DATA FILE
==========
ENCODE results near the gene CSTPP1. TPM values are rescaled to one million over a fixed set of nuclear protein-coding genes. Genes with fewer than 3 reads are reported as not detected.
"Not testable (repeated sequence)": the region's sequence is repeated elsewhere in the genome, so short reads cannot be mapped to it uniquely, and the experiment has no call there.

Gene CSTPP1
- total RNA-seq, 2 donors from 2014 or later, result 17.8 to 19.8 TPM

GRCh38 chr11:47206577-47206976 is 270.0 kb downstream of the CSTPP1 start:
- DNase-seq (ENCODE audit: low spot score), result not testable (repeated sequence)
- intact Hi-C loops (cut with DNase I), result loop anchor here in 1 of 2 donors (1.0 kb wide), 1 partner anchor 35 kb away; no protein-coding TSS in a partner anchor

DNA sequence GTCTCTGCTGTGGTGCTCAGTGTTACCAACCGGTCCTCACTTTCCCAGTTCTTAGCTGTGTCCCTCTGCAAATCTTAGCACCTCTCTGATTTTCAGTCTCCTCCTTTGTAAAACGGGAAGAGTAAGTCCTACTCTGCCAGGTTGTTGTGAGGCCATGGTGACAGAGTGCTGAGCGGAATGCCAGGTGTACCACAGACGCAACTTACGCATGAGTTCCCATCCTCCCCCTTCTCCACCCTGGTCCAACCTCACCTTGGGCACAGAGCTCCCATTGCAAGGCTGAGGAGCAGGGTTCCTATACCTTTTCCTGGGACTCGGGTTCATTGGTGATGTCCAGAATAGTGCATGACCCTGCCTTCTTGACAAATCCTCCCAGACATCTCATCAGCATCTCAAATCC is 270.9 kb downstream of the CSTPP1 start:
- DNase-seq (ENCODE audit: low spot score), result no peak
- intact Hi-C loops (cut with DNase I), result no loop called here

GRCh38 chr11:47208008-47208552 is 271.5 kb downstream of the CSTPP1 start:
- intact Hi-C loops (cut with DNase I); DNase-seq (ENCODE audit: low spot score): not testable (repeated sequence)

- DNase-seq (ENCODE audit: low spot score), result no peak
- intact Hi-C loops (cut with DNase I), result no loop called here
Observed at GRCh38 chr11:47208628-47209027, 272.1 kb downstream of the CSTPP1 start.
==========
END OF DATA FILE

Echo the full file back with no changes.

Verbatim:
ENCODE results near the gene CSTPP1. TPM values are rescaled to one million over a fixed set of nuclear protein-coding genes. Genes with fewer than 3 reads are reported as not detected.
"Not testable (repeated sequence)": the region's sequence is repeated elsewhere in the genome, so short reads cannot be mapped to it uniquely, and the experiment has no call there.

Gene CSTPP1
- total RNA-seq, 2 donors from 2014 or later, result 17.8 to 19.8 TPM

GRCh38 chr11:47206577-47206976 is 270.0 kb downstream of the CSTPP1 start:
- DNase-seq (ENCODE audit: low spot score), result not testable (repeated sequence)
- intact Hi-C loops (cut with DNase I), result loop anchor here in 1 of 2 donors (1.0 kb wide), 1 partner anchor 35 kb away; no protein-coding TSS in a partner anchor

DNA sequence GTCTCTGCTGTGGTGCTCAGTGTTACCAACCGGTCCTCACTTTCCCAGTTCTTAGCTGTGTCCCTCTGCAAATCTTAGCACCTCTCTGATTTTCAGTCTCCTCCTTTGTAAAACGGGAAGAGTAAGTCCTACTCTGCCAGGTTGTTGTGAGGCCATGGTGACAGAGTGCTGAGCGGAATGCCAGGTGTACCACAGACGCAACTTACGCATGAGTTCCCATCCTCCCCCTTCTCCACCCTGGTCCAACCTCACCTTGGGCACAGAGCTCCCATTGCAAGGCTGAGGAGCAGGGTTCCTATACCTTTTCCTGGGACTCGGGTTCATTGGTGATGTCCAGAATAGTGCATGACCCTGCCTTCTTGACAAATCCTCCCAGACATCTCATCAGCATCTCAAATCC is 270.9 kb downstream of the CSTPP1 start:
- DNase-seq (ENCODE audit: low spot score), result no peak
- intact Hi-C loops (cut with DNase I), result no loop called here

GRCh38 chr11:47208008-47208552 is 271.5 kb downstream of the CSTPP1 start:
- intact Hi-C loops (cut with DNase I); DNase-seq (ENCODE audit: low spot score): not testable (repeated sequence)

- DNase-seq (ENCODE audit: low spot score), result no peak
- intact Hi-C loops (cut with DNase I), result no loop called here
Observed at GRCh38 chr11:47208628-47209027, 272.1 kb downstream of the CSTPP1 start.